Audio of today’s oral argument in LRM v. Kastenberg, No. 13-5006/AF, is available at this link.

I haven’t listened to the recording yet, but I do see that it’s an hour and 18 minutes long. Since each of the participants was to receive 15 minutes to argue, there was apparently a lot of bonus time granted.

One Response to “CAAF Argument Audio: LRM v. Kastenberg, No. 13-5006/AF”

  1. nw says:

    It was a very interesting argument.  The underlying issue is whether, for purposes of MRE 412/513/514, the victim’s/patient’s/victim’s reasonable opportunity to be heard means a right to be heard through retained/appointed counsel.  Before reaching this issue, the Court must overcome the jurisdictional question, which will be equally interesting.  The posture of this case is somewhat unusual and I’d like to make an observation for commentary by others.  This observation did not occur until I was watching the oral argument.
    Background:  The Judge Advocate General of the USAF appointed four gov’t counsel at gov’t expense to brief and argue a petition for a writ of mandamus to the Air Force Court.  Once the Air Force Court stated it lacked jurisdiction, the same Judge Advocate General certified the issue to the Court of Appeals for the Armed Forces for review, which forced mandatory review of the certified issues, vice giving CAAF the discretion to grant/deny review of a writ-apeal (should LRM have sought one, which was likely). 
    Questions:  Does 10 USC 1565b mean legal assistance extends to filing petitions for extraordinary relief?  Can Article 70(e) be construed to give a Judge Advocate General authority to appoint military appellate counsel for a victim/patient/whomever to pursue extraordinary relief?  Does that fall within the definition of “in connection with the review of court-martial cases?”  Also, the Judge Advocate General appointed counsel to represent the trial judge – does Article 70(e) confer such power?  Why was this “case” certified, vice pursuing a writ appeal?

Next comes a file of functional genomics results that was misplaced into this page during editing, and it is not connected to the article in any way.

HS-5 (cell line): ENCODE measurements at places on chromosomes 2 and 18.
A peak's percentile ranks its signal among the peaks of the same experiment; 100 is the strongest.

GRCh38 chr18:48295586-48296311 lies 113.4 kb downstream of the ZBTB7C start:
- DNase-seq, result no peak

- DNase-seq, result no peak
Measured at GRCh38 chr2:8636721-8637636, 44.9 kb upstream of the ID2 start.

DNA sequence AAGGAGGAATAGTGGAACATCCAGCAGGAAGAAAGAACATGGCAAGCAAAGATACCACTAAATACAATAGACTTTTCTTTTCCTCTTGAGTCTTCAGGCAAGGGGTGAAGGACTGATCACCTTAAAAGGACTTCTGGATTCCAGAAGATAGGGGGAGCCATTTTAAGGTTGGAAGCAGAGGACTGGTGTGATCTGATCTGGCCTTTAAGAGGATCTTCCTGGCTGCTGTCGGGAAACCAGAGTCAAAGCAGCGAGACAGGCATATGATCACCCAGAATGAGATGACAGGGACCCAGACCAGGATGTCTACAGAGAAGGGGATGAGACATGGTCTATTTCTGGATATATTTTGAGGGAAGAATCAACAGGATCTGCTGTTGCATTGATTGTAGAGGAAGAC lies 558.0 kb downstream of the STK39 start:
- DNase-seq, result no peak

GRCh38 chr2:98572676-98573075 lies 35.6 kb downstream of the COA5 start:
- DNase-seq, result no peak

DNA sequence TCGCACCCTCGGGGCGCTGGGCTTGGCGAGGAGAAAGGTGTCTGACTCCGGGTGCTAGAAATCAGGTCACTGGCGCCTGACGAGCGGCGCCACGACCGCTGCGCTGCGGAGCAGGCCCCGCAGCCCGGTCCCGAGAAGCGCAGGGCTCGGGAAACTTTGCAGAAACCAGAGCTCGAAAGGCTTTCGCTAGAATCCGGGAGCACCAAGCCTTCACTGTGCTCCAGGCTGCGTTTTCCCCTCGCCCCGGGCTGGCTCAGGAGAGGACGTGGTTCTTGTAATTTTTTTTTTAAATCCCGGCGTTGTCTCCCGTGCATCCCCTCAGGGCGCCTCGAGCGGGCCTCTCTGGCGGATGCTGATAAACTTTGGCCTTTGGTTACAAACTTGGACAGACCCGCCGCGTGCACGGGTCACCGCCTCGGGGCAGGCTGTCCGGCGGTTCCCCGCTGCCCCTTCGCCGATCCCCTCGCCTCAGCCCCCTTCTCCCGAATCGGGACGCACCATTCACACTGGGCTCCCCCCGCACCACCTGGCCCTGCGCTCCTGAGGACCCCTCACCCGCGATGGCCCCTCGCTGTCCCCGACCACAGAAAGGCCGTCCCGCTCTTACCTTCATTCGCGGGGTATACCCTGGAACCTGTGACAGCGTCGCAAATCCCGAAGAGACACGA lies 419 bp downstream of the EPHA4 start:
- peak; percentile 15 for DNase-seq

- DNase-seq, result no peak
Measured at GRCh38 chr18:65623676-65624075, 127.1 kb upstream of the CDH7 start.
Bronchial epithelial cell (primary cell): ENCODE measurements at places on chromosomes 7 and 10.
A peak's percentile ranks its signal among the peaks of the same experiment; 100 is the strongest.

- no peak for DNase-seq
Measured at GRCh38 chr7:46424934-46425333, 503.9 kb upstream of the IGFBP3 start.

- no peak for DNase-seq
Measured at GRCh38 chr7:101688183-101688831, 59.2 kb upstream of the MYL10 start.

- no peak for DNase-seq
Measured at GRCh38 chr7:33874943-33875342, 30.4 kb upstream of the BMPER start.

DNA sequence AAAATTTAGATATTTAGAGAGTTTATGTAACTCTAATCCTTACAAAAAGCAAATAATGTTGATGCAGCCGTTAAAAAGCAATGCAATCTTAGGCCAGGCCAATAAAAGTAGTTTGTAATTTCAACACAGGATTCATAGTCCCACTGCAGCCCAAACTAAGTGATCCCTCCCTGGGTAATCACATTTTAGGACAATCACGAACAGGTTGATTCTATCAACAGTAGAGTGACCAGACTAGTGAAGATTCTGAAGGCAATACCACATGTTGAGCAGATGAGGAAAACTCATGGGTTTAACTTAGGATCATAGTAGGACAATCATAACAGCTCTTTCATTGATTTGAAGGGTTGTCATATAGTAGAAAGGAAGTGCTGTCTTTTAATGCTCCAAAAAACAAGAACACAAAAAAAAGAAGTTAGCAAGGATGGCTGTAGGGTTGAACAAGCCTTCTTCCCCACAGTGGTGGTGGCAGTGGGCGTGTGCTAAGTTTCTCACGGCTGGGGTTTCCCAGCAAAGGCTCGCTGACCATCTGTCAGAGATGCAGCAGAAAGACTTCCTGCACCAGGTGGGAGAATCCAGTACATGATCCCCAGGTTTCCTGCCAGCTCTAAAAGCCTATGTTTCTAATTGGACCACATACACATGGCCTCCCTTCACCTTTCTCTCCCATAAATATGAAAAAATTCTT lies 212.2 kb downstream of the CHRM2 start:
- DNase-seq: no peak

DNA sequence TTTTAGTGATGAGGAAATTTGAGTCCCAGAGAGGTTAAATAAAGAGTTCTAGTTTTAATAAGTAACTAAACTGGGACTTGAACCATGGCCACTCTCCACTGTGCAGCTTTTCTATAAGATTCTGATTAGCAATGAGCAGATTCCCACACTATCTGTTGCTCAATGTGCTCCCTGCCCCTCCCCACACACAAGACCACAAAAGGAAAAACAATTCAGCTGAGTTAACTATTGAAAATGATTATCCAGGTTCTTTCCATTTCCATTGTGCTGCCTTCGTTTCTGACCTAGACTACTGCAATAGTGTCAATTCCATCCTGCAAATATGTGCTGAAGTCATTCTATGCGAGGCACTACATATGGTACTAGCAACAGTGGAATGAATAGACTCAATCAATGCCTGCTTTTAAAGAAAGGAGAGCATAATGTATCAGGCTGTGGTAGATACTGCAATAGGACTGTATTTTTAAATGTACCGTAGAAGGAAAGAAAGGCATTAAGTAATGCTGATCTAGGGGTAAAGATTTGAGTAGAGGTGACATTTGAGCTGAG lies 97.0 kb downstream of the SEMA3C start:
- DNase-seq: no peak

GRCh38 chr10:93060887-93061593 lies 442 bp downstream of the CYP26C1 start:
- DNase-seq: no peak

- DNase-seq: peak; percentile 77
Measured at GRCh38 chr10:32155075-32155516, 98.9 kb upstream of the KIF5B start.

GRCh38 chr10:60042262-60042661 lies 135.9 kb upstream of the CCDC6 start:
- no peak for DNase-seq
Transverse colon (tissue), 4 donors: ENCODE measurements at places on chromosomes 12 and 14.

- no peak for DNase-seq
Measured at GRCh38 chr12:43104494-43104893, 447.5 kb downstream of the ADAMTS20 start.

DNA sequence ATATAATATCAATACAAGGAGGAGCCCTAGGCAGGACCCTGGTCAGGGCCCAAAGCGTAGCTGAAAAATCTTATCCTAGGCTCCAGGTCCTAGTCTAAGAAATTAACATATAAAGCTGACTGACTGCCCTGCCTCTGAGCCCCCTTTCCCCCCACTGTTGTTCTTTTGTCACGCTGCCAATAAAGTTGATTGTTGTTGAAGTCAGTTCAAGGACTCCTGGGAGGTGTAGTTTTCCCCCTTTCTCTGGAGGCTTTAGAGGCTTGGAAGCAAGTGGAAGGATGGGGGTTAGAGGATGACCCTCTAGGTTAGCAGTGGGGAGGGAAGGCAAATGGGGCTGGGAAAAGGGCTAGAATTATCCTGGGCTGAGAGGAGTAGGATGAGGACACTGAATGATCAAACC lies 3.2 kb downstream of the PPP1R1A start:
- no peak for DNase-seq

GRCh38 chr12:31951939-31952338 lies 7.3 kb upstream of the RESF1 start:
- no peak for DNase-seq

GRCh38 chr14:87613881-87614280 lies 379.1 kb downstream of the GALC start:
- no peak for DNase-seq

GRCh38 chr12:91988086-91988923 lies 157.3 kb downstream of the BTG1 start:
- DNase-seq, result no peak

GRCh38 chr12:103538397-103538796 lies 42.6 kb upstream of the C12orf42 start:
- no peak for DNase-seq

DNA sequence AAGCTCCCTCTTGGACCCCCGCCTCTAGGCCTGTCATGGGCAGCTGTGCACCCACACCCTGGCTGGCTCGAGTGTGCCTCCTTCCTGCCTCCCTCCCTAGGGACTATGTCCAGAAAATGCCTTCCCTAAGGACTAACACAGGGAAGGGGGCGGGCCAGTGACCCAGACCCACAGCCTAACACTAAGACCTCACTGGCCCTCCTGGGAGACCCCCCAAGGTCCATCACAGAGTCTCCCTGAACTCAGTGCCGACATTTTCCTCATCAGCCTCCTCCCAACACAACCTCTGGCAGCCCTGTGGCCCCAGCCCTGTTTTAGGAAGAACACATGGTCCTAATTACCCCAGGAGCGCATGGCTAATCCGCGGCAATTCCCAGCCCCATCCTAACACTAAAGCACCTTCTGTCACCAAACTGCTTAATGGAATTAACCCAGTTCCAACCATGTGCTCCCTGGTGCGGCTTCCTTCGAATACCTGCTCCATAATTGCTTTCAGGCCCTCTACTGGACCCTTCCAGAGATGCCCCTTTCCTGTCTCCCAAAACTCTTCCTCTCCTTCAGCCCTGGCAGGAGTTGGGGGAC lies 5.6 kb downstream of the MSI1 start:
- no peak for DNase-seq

Observation:  To me, the fact that all four parties with four varying positions were each represented by counsel appointed by the Judge Advocate General just didn’t look right.  And forcing CAAF to take the issue didn’t feel right, either.  The Solicitor General can’t force the Supremes to review a case after its gone through the Circuit Courts of Appeal, why should a Judge Advocate General have such authority?  Should limits be placed on such authority?  Not to sound glib, but could anyone file something at a CCA that isn’t even connected to a court-martial, but is reviewed (and denied) by the CCA then be subject to mandatory CAAF review should the Judge Advocate General certify the “case” to CAAF?
    Much has been made about whether or not the military appellate system is “robust” (myself included).  How does this case and how it came before CAAF factor into this much-needed debate?  I’m curious to hear what other practitioners have to say about this.